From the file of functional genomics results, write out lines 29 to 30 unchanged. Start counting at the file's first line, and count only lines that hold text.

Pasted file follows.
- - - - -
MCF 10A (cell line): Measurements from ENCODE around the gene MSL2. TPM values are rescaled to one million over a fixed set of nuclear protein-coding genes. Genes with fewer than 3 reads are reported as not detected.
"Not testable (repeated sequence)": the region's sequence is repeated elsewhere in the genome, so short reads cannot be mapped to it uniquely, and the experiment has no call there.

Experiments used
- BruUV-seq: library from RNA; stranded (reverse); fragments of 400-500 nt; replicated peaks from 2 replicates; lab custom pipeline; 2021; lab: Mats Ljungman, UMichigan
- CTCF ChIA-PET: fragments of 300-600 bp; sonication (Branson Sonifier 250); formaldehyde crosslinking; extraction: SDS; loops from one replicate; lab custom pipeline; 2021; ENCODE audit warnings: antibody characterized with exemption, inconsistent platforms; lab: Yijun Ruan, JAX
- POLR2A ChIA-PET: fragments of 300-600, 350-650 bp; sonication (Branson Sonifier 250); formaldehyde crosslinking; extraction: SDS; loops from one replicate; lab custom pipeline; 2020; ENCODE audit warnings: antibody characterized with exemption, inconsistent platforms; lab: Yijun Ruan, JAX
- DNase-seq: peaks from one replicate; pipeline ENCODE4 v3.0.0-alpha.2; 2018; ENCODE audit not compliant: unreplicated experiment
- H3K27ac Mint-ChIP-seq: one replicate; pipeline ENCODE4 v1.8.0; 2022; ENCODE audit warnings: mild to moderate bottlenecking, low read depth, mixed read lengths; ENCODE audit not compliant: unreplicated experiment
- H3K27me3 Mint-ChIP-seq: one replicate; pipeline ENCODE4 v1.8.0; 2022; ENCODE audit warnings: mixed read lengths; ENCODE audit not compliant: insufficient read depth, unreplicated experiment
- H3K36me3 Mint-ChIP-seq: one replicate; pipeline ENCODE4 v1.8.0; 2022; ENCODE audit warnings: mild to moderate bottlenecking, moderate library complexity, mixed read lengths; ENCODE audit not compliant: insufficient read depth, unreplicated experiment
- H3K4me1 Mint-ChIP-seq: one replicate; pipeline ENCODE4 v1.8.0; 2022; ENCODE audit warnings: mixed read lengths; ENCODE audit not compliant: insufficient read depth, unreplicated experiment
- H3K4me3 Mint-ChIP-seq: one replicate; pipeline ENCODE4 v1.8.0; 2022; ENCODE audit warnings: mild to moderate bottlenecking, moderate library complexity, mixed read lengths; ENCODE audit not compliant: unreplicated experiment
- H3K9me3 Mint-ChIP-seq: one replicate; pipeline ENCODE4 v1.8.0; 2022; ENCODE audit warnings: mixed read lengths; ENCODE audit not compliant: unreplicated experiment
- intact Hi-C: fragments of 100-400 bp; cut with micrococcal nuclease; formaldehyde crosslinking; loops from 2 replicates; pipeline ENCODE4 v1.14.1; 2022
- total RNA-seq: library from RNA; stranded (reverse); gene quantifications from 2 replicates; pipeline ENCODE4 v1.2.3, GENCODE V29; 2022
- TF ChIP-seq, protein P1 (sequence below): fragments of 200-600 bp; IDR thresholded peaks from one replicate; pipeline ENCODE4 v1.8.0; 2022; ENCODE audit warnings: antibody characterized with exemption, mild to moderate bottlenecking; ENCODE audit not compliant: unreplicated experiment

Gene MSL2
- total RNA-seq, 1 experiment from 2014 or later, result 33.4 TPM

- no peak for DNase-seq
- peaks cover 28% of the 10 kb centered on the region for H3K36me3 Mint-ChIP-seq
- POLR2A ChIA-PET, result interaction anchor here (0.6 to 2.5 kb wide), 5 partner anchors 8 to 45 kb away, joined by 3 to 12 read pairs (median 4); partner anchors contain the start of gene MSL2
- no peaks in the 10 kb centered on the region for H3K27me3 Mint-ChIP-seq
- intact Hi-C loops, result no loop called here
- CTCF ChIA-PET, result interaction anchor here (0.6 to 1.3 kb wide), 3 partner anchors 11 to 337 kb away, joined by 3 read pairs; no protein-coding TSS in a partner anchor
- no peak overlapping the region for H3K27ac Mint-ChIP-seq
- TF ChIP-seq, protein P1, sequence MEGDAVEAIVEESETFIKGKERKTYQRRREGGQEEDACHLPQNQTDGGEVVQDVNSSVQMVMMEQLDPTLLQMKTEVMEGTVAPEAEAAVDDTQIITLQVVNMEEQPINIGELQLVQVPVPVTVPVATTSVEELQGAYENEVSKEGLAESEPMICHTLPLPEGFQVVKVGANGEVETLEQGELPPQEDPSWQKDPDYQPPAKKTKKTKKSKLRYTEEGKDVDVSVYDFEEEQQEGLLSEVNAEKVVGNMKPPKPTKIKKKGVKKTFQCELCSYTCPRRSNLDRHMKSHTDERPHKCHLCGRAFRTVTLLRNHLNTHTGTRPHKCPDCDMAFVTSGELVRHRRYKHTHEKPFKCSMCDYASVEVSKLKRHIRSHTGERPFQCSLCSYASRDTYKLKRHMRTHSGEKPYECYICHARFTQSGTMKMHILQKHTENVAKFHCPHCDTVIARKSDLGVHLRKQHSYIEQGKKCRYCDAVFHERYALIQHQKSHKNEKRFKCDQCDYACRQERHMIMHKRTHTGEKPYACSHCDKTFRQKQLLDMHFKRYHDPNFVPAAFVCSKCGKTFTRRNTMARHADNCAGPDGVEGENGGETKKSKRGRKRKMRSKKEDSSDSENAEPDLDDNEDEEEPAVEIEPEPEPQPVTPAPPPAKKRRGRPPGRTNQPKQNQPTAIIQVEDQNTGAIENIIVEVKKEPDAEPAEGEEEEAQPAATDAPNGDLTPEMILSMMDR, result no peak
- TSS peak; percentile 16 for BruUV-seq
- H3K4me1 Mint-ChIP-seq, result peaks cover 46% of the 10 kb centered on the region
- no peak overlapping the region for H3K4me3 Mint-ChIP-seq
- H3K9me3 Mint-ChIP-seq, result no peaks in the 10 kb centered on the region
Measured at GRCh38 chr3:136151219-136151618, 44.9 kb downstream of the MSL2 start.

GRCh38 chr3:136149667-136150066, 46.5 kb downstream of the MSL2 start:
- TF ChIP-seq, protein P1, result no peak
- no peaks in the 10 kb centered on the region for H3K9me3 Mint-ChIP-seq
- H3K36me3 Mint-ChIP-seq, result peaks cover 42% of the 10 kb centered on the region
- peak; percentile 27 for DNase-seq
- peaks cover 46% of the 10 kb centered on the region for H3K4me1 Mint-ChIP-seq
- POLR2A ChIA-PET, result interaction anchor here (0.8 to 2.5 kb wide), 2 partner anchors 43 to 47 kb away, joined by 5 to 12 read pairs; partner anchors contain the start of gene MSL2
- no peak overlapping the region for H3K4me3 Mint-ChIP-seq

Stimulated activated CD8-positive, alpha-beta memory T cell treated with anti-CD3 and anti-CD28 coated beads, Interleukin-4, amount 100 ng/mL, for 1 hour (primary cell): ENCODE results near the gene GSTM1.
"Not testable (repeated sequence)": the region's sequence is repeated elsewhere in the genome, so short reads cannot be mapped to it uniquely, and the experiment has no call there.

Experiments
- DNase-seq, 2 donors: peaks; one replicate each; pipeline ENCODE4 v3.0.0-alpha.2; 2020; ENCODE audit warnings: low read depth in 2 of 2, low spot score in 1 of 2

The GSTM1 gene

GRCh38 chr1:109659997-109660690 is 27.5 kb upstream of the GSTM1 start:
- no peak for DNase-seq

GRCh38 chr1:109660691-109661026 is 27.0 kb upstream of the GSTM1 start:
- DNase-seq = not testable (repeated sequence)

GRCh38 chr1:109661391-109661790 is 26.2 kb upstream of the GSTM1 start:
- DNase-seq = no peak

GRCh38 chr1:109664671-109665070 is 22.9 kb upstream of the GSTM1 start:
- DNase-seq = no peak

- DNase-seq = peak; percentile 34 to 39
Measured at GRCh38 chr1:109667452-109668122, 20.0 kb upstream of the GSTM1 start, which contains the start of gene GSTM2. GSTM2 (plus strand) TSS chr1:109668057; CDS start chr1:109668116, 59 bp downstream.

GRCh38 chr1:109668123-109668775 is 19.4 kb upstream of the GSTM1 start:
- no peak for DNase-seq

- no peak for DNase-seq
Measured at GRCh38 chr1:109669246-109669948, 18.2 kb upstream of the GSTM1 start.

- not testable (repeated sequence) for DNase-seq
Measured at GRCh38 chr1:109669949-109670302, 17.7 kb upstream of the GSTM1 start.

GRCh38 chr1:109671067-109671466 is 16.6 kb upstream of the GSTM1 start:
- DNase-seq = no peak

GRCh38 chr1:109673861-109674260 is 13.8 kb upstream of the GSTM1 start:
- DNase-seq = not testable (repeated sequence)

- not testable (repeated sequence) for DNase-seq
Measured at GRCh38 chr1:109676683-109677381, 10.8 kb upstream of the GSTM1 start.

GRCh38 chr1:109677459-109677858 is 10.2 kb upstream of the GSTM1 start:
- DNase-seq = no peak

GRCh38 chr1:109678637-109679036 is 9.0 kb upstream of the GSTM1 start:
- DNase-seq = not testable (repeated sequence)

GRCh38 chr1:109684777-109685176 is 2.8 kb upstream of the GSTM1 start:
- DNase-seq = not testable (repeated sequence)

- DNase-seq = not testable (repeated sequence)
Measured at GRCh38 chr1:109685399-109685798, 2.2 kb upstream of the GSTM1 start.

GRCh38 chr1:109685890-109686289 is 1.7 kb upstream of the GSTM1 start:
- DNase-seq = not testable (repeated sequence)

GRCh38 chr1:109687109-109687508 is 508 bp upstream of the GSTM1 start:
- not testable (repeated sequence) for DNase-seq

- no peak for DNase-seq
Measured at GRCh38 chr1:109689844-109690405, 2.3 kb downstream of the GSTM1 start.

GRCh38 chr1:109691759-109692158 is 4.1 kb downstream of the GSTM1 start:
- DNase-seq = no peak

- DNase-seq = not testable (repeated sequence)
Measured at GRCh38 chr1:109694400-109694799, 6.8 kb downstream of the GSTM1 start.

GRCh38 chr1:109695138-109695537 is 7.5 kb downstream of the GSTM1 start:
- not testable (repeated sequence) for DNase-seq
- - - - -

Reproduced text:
- no peak overlapping the region for H3K4me3 Mint-ChIP-seq
- H3K9me3 Mint-ChIP-seq, result no peaks in the 10 kb centered on the region